• GCMS (Gas Chromatograph/Mass Spectrometry) — a device used by analytic chemists to determine the precise make-up of a given substance. Used in aromatherapy to determine the precise chemical constituents of an essential oil, and whether it is pure or adulterated with synthetic chemicals or other products.

  • Essential Oil — highly aromatic substance found in specialized cells of certain plants. Technically, when this substance is in the plant, it is called an "essence." After distillation of a single type of plant, the aromatic substance is referred to as an essential oil. Essential oils may be used by plants for protection from predators, to attract pollinators, or for other unknown uses.

  • Herbally Infused Oil —  these are oils that carry the medicinal properties of certain herbs. A carrier oil is infused with the medicinal herb, the plant is strained off, and the remaining oil can be used directly on the skin.

  • Neat —  use of an undiluted essential oil on the skin.

  • Notes —  as in top, middle, and base notes. A type of classification system based on aroma, to identify certain oils. Generally, essential oils from citrus peels are top notes, essential oils from flowers, leaves and stems are middle notes, and essential oils from roots are base notes.

  • Orifice Reducer —  a device used to reduce the size of the opening of a bottle, making dispensing easier and more accurate.

  • Oxidation —  when oxygen, light or heat interacts with essential oils, the essential oil begins to deteriorate over time. This can cause the essential oil to become skin irritating. It happens over the period of 1-3 years with oils high in Monoterpenes, Phenols and Oxides, and more slowly with the other chemical families.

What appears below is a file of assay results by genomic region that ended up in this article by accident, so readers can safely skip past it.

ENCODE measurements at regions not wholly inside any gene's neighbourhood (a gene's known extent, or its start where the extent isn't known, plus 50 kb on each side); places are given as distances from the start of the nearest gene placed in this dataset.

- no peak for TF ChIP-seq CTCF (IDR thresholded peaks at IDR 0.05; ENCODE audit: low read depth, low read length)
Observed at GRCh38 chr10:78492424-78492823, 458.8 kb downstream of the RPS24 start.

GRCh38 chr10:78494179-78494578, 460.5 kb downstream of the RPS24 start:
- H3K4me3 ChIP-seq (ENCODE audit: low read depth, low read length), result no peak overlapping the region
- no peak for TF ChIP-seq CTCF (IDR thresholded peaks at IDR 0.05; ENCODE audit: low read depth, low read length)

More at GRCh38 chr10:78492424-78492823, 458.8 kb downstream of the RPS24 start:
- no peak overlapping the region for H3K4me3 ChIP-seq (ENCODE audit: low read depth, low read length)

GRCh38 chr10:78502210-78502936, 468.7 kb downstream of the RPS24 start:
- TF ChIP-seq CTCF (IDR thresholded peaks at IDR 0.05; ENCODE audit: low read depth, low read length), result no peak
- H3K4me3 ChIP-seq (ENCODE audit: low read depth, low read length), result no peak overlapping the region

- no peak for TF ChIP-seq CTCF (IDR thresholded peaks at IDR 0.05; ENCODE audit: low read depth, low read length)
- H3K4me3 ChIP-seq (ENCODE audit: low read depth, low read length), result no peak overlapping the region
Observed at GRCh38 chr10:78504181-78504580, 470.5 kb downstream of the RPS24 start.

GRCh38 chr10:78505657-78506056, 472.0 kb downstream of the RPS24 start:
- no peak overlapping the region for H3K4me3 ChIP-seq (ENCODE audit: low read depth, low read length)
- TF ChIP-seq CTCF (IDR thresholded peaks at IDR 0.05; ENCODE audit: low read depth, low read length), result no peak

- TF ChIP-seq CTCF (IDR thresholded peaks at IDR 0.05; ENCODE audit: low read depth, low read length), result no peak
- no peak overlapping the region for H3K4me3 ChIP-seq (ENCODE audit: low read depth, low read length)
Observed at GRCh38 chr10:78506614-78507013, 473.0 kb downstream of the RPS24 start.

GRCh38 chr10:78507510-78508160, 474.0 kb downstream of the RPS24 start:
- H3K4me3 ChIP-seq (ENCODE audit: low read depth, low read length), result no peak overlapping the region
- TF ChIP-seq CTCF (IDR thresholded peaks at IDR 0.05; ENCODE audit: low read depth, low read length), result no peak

• Phototoxic —  the use of the oil makes one’s skin more prone to damage from the sun’s UV rays. Primarily the citrus oils, especially Lemon and Bergamot, as well as Angelica oil, are phototoxic oils.

  • Volatile —  describes how quickly a substance disperses itself into the air. In aromatherapy, top note essential oils may be referred to as "highly volatile," meaning that they disperse quickly out of the bottle and into the air.

DISCLAIMER: Customers should purchase products from Ché White, The Organic Aromatherapist with the clear understanding that all products must be used at the customers own discretion. Ché White, The Organic Aromatherapist shall not be held responsible for any damages to property or for any adverse physical effects (including injury or bodily harm) caused by insufficient knowledge or the improper use of a product. The information on Ché White, Certified Aromatherapist website is obtained from current and reliable sources but makes no representation as to its comprehensiveness or accuracy. Nothing contained herein should be considered as a recommendation by Ché White, The Organic Aromatherapist as to the fitness for any use. As the ordinary uses of these products are outside the control of Ché White, The Organic  Aromatherapist, no representation or warranty, expressed or implied is made as to the effects of such uses (including damage or injury), or the results obtained. The liability of Ché White, The Organic Aromatherapist is limited to the value of the goods and does not include any consequential loss. Ché White, The Organic Aromatherapist shall not be liable for any errors or delays in the content, or for any actions taken in reliance thereon.

The statements made on this website have not been evaluated by the FDA (U.S. Food & Drug Administration). The essential oils listed are not intended to diagnose, cure or prevent any disease, and should not be used as a substitute for medical care. Individuals using essential oils should be educated about their use, properties, safety precautions, and dosage or be under the care of a qualified health professional.


*** The International Federation of Aromatherapists does not recommend that Essential Oils be taken internally unless under the supervision of a Medical Doctor who is also qualified in clinical Aromatherapy. In addition, Essential Oils must be properly diluted before use in order to avoid any damages to property or adverse physical effects (including injury or bodily harm).